55 Years After Their Graduation, the Class of 1917 Saved a Piece of Wellesley History

March 17, 2016
Pillars from Wellesley's old College Hall stand in Tower Court

March 17th has great historical significance for Wellesley College: it is Founder’s Day—on this date in 1870, the College was chartered—and, on this same date 44 years later, the College was forever changed with the great fire. On March 17, 1914, College Hall—then the heart and soul of campus—burned to the ground. Today, five stone pillars that survived the destruction stand watch along the south side of Tower Court. Their presence is a testament to the unflagging devotion alumnae feel to the College.

A weathered plaque nearby tells part of the story: "These pillars are from College Hall the original college building which stretched along the brow of this hill for nearly an eighth of a mile. It was opened to the first 314 students on September 8, 1875. It burned from end to end on March 17, 1914."

Dedicated in 1972, the plaque and the restored pillars were a gift from the Class of 1917, "The last class to know the original Wellesley College."

The fire started about 4:30am, and within four hours the massive hall, which in those days housed 198 students, plus classrooms, various academic departments, the president’s office, a library and chapel, rare plants, and elaborate artwork, was reduced to ruins.

At 8:30am, students gathered in Houghton Memorial Chapel, where President Ellen Pendleton announced that spring break would begin immediately and the College would reopen on April 7. She also told them that “they—and not the building—were the college,” as Wellesley magazine has reported.

Eleanor Blair, Class of 1917, was a first-year at the time. She described the momentous events in a letter she wrote to her parents that day: "First, I never before so fully realized what Wellesley spirit meant. … College Hall is gone completely."

Most of the students lost practically everything, she explained, though a few managed to save a dress or a piece of jewelry. Despite that, "We’re all planning to earn money for a new building during vacation," she wrote. "You see this is a fine chance to show how much we love our alma mater, and we intend to do it, believe me!!!"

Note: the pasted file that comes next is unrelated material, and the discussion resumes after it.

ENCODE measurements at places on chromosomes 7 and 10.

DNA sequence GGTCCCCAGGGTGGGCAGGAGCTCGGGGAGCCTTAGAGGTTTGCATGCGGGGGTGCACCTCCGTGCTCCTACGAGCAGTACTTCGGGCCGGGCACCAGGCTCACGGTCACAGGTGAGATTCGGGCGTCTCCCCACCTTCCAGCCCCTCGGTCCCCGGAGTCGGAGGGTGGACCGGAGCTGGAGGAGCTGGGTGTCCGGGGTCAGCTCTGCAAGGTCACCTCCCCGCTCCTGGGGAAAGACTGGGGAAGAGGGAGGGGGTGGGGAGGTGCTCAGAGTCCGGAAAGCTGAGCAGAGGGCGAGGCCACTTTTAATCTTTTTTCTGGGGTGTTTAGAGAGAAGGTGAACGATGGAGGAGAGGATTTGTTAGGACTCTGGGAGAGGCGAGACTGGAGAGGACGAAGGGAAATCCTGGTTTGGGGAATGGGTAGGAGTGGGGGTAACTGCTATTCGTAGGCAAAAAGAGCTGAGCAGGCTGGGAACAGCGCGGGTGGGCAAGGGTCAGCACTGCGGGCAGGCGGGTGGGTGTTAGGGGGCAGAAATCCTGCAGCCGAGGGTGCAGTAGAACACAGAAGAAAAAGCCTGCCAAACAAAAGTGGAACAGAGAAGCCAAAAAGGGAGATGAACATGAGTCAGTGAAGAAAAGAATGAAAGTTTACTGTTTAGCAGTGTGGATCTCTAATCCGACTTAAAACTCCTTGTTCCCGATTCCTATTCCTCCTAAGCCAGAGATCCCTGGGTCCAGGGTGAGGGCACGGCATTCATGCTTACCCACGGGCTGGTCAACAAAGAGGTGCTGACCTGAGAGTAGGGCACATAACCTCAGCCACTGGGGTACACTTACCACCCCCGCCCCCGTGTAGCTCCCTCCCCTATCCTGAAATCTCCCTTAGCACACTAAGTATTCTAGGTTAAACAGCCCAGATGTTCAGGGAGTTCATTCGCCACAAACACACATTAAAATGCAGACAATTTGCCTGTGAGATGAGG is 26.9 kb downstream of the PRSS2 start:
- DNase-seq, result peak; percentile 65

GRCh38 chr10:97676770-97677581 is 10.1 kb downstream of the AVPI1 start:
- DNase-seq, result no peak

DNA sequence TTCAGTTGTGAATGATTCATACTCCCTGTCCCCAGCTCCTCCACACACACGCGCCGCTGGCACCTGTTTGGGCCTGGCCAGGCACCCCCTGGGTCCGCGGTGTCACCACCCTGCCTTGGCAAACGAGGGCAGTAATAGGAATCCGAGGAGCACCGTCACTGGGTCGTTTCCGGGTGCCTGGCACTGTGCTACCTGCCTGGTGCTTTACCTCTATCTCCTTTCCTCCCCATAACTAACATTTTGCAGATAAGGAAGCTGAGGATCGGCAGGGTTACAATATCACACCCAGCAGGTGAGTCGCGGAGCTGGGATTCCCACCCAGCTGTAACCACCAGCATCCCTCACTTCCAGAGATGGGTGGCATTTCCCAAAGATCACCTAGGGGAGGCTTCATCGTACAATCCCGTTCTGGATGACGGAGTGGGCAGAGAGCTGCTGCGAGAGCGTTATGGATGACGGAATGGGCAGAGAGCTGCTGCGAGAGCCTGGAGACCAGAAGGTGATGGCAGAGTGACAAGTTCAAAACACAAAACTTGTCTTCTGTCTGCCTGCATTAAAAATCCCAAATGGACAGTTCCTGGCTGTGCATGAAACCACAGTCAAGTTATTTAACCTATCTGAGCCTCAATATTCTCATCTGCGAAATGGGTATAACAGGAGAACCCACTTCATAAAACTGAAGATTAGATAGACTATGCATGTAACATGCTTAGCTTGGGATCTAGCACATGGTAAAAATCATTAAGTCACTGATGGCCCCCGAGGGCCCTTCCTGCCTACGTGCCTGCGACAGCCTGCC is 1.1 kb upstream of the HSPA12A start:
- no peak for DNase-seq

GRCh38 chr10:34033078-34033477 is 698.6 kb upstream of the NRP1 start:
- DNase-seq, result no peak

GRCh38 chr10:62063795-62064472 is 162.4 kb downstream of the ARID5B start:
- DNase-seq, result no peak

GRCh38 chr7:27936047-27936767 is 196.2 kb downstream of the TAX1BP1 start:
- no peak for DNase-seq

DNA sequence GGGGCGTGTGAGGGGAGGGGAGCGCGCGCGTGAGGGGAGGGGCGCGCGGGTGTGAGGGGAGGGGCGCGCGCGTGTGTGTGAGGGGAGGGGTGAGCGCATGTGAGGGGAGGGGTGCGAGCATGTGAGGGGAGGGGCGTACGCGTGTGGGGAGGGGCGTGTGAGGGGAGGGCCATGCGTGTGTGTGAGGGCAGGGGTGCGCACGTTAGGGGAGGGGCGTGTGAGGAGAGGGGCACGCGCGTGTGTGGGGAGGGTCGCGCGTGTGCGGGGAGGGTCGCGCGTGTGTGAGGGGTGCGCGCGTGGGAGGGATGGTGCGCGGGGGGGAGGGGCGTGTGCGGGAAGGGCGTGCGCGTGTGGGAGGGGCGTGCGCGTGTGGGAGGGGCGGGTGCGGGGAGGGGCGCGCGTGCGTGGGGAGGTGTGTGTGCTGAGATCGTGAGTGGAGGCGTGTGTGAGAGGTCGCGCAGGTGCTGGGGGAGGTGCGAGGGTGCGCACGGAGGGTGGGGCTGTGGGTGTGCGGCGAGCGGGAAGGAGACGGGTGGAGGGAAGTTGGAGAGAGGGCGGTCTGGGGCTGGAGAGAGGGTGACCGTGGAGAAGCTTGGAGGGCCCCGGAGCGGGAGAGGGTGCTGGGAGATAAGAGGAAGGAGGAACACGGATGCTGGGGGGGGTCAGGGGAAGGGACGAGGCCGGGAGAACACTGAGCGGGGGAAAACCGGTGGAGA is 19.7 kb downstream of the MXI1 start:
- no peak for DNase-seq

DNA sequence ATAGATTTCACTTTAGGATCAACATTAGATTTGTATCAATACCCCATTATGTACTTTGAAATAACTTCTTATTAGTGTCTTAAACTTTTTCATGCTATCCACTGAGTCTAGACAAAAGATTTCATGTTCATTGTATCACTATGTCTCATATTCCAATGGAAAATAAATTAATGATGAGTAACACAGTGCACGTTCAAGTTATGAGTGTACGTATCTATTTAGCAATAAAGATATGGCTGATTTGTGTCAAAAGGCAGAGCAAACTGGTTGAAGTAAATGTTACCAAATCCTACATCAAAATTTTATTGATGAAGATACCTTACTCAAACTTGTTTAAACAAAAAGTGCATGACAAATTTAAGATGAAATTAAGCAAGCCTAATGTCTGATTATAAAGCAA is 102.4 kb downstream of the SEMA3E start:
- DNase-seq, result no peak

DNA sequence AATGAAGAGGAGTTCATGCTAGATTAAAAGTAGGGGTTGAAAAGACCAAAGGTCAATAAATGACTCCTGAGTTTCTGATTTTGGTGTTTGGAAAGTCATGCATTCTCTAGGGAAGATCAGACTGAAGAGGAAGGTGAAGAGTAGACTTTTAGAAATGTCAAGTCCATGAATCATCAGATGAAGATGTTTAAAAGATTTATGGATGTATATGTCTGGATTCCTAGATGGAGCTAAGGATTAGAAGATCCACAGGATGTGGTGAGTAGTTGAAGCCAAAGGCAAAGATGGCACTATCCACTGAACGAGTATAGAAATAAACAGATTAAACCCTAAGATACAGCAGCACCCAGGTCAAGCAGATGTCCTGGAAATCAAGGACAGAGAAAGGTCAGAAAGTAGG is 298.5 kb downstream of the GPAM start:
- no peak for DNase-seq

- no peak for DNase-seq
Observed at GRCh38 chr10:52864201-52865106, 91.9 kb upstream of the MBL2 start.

Eighteen months later, Tower Court opened on the site of the original building. The pillars from College Hall’s three colonnaded entrances ended up in a pile of rubble near a parking lot, where they languished for decades, according to the book Wellesley College 1875–1975: A Century of Women.

"Later, when the parking space was enlarged and the history of the columns all but forgotten, they were unceremoniously dumped in the margin of the Service Center on the golf course," the book states. There they were discovered by Eleanor Blair, alumnae president of the Class of 1917, who "had the imagination to see the value those broken pillars might have for all lovers of Wellesley if they could be reassembled and erected in an appropriate spot on the campus."

With the support of President Ruth M. Adams and the trustees of the College, and the financial backing of the Class of 1917, the fragments were reassembled. Five columns were restored and set on firm foundations, and in the spring of 1972, they were erected just below the spot where the columns of College Hall’s South Porch had stood when Wellesley’s first students looked through them to Lake Waban and the Hunnewell Gardens on the far shore.

Clellie Merchant '18, a history major and a resident assistant in Tower, understands the deep connections her forebears felt to Wellesley and its history.

"I give tours for the Office of Admission, and I always bring visitors up into Tower Courtyard by the back steps where the pillars stand," she said. "As we walk up the hill, I talk about College Hall and the fire. There are still times when I am moved, thinking about everything that we lost in 1914. Sometimes I need to reach out and touch one of the pillars. And when I do, the feeling of the cold stone reminds me of all that we did not lose, the intangible things that make Wellesley, Wellesley, and can never be taken away."